They attest to the fact that you fully understand what an LPA means and that no one’s forced you into making one. The certificate provider can either be someone you’ve known for at least two years or someone with relevant professional skills to assess capacity.
Once the documents have been completed, signed and witnessed, all in the correct order, they have to be registered with the Office of the Public Guardian before they can be used.
The Office of the Public Guardian is the executive agency sponsored by the Ministry of Justice that helps keep people in England and Wales in control of decisions about their health and finance.
How much does it cost to set up Lasting Power of Attorney?
Similar to a will, the cost varies from provider to provide depending on how involved the professional is in the process. Some professionals simply help you prepare and sign the documents and you manage the registration process yourself; while others manage the entire process, which is quite lengthy. It can take 12 to 16 weeks for documents to be registered.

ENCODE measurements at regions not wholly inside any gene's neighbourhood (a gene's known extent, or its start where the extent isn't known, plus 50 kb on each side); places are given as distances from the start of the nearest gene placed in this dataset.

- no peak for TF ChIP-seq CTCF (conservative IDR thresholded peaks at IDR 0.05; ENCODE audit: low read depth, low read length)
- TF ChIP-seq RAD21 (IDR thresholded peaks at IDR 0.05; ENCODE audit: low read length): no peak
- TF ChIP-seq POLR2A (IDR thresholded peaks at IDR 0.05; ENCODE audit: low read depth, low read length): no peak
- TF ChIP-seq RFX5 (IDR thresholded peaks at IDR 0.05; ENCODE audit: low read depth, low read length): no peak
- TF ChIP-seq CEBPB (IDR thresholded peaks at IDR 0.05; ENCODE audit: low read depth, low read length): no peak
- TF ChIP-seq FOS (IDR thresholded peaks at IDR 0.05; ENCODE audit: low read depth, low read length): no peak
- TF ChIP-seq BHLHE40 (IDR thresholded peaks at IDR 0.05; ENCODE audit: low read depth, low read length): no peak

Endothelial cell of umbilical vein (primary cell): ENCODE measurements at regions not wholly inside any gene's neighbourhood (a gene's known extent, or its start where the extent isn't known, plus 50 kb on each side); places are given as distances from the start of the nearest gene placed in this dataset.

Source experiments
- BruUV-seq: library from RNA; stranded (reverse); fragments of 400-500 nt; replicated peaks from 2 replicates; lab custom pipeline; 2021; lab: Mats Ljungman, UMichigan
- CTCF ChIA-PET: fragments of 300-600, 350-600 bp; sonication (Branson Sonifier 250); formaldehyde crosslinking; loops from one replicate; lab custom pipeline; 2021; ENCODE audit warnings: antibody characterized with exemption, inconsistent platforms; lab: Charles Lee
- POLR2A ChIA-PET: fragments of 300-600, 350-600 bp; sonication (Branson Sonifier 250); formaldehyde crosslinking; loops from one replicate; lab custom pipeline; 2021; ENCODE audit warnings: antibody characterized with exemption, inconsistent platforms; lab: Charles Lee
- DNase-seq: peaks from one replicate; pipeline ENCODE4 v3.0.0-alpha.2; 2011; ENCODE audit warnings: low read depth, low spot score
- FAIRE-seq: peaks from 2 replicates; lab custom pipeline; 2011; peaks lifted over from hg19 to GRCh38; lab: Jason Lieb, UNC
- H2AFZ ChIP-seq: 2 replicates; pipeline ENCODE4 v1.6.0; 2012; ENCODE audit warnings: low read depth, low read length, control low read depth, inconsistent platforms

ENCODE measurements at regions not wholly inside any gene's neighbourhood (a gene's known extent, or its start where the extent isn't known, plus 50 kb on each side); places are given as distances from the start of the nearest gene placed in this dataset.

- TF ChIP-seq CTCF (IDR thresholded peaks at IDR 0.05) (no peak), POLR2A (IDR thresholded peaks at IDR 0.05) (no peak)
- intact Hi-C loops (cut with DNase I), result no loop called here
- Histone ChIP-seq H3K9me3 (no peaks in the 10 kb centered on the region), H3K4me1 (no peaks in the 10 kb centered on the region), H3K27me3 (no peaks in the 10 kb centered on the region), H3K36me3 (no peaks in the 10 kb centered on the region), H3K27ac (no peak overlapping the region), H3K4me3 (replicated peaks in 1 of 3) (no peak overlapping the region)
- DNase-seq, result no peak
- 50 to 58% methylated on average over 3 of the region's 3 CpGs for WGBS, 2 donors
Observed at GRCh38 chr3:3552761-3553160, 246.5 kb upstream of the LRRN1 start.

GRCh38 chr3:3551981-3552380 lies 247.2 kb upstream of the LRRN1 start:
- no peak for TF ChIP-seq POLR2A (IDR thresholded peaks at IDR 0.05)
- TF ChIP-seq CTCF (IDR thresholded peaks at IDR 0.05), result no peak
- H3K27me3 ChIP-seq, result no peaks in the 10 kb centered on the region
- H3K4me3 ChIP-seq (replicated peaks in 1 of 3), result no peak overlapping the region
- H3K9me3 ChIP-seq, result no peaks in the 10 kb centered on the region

Because of that, fees can vary from anywhere between £150 to £500 per document, although you may get a discount if you do both types at the same time or if you’re a couple doing both types of LPA.
The process to draft, obtain all the signatures and register the documents is time consuming and if you make any errors, the Office of the Public Guardian might reject the application. Working with a professional will help you avoid those issues and get the LPA through smoothly. Remember too that these professional fees are considerably less than the cost of going through the courts once someone has lost capacity to make decisions.
Can a family member challenge a power of attorney?
If an LPA is going through the registration process, you can object to the application. How you do that depends on who you are and why you’re objecting, and you may have to provide supporting evidence.
Examples of grounds for objection include fraud, undue pressure or influence or that proposed attorneys acting against the donor’s best interests. Another reason is that the donor doesn’t actually have capacity to make an LPA.